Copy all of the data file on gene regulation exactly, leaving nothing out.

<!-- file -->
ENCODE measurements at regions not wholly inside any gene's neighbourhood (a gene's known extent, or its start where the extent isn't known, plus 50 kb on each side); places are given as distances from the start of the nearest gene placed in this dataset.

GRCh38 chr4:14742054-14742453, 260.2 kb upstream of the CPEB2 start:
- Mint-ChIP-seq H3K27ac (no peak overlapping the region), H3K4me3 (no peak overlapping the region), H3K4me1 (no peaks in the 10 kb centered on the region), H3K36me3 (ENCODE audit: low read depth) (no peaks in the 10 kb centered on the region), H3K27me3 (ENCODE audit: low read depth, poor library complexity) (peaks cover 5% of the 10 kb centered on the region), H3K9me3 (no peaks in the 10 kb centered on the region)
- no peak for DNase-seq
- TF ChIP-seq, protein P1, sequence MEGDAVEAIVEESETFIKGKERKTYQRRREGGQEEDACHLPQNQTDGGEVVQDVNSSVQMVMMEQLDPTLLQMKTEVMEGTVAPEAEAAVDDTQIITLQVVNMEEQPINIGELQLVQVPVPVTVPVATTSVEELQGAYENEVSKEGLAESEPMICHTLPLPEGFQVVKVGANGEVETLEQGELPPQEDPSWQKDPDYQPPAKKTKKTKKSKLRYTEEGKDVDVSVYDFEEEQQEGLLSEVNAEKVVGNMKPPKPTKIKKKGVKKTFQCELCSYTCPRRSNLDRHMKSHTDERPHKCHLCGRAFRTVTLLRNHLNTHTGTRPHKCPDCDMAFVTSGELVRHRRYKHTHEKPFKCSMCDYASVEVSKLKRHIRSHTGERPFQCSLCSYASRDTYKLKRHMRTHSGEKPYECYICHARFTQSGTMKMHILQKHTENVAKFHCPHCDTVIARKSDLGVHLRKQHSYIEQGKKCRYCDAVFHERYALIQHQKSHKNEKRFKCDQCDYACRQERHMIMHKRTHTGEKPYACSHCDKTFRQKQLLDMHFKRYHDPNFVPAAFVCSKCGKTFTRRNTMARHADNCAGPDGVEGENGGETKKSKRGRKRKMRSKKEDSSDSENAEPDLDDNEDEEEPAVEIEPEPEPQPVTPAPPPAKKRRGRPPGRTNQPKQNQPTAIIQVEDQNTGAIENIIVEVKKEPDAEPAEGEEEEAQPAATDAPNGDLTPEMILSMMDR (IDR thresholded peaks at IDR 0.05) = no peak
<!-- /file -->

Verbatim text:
ENCODE measurements at regions not wholly inside any gene's neighbourhood (a gene's known extent, or its start where the extent isn't known, plus 50 kb on each side); places are given as distances from the start of the nearest gene placed in this dataset.

GRCh38 chr4:14742054-14742453, 260.2 kb upstream of the CPEB2 start:
- Mint-ChIP-seq H3K27ac (no peak overlapping the region), H3K4me3 (no peak overlapping the region), H3K4me1 (no peaks in the 10 kb centered on the region), H3K36me3 (ENCODE audit: low read depth) (no peaks in the 10 kb centered on the region), H3K27me3 (ENCODE audit: low read depth, poor library complexity) (peaks cover 5% of the 10 kb centered on the region), H3K9me3 (no peaks in the 10 kb centered on the region)
- no peak for DNase-seq
- TF ChIP-seq, protein P1, sequence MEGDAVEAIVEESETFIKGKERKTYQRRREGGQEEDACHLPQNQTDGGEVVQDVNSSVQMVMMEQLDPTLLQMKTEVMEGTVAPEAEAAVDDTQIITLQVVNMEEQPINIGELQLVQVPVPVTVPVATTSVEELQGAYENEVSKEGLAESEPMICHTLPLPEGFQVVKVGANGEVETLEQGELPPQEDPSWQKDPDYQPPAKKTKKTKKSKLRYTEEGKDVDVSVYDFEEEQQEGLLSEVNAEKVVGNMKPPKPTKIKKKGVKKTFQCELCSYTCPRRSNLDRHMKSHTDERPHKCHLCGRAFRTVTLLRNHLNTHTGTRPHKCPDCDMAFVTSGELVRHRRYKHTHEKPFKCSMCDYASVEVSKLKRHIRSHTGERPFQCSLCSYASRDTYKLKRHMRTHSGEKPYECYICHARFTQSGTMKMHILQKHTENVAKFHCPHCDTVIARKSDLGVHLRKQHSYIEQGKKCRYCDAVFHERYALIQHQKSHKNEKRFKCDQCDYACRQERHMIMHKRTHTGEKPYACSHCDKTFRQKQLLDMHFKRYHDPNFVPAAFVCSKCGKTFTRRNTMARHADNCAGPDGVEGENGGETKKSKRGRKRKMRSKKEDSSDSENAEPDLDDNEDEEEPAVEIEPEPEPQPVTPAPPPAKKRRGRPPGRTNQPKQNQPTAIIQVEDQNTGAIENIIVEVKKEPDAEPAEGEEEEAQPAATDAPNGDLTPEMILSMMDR (IDR thresholded peaks at IDR 0.05) = no peak